Still warming my hands! People are very friendly on the canal, everyone says hello or stops for a chat. This man is off to get some bread and taking the dog a walk whilst riding his bike.

bike canal

The last of my misty photos, there are lots because I love the atmosphere and how a scene can change so much with natures natural soft focus. The air feels different and smells have a dampness to them in the spring which changes to humid as the temperature rises come the summer time.


 We had walked to get our car the previous afternoon and parked it nearby to where we spent the night. But now it was time to move on as we had to go home later that day and there was lots more to see. The next stretch of canal was very still and enchanting, trees hanging heavy over the water, the perfect place to see a kingfisher and later that day we saw one. Like a streak of iridescent blue they follow you up the canal, just keeping a safe distance, ducking low across the water.

boat reflections

When a boat passes you there is a slight rocking depending on how close they get to you! But this bit of the canal is wide and straight and easy to navigate.

canal encampment

This group of boats were really interesting. There was three boats together, two in pretty bad repair but the central one had a fire going. On the river bank there was a van, a vintage car, several outbuildings, a motorbike and what looked like some sort of business going on. It seemed rude to stare as there were a couple of people busying themselves, but I would have loved to have a look round.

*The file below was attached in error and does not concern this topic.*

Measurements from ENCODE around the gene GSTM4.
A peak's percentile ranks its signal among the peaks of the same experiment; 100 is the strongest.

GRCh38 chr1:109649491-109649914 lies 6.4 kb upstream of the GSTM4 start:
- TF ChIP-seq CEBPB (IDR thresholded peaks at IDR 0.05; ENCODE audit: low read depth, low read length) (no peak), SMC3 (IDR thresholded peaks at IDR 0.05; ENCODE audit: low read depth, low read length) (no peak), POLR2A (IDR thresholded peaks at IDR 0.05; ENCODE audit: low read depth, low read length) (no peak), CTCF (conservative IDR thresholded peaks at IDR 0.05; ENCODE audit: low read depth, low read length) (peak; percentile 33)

boat close

We then came upon this boat and it was my favourite so far. There was lots of wood on the roof and a fire burning steadily. It was the most romantic boat and obviously a full-time home, very pretty.


We pulled up at a picnic spot for lunch when this man arrived in his canoe, got out and sat and had his lunch by us. We offered him cake but he declined! Very soon we were joined by two beautiful deerhounds, their eyes are so sad and endearing and remind me of the lurchers we used to have.

deer hound2deerhound

It was time to collect our car and go home. But just as we started to set of we were joined by a man out with his grandson and dog called Arthur. So we all walked along together for a while and chatted. It took a while to get Arthur’s picture as he never kept still!  We found out that Robin owned a Lavender Farm called Shropshire Lavender Farm   Robin told us about the bird boxes he had made with Sam, his grandson and about the lavender chocolate eggs they make which sounded amazing and all the different types of lavender they sell. I imagine the aroma is incredible when harvesting, they must be permanently chilled out!


It was time to go. It’s hard to pull yourself away from the tranquility of this environment, but we had to head home and I was missing Alfred, especially as you meet so many dogs on the canal. But we have had a great time and we will be back, so there’s only one thing last to say, a BIG thank you to our dear friends, Alan and Jane for their hospitality…..I’ll bring more cake next time!


Who’s that in the background?

Life, death and the beauty it can create

trees curch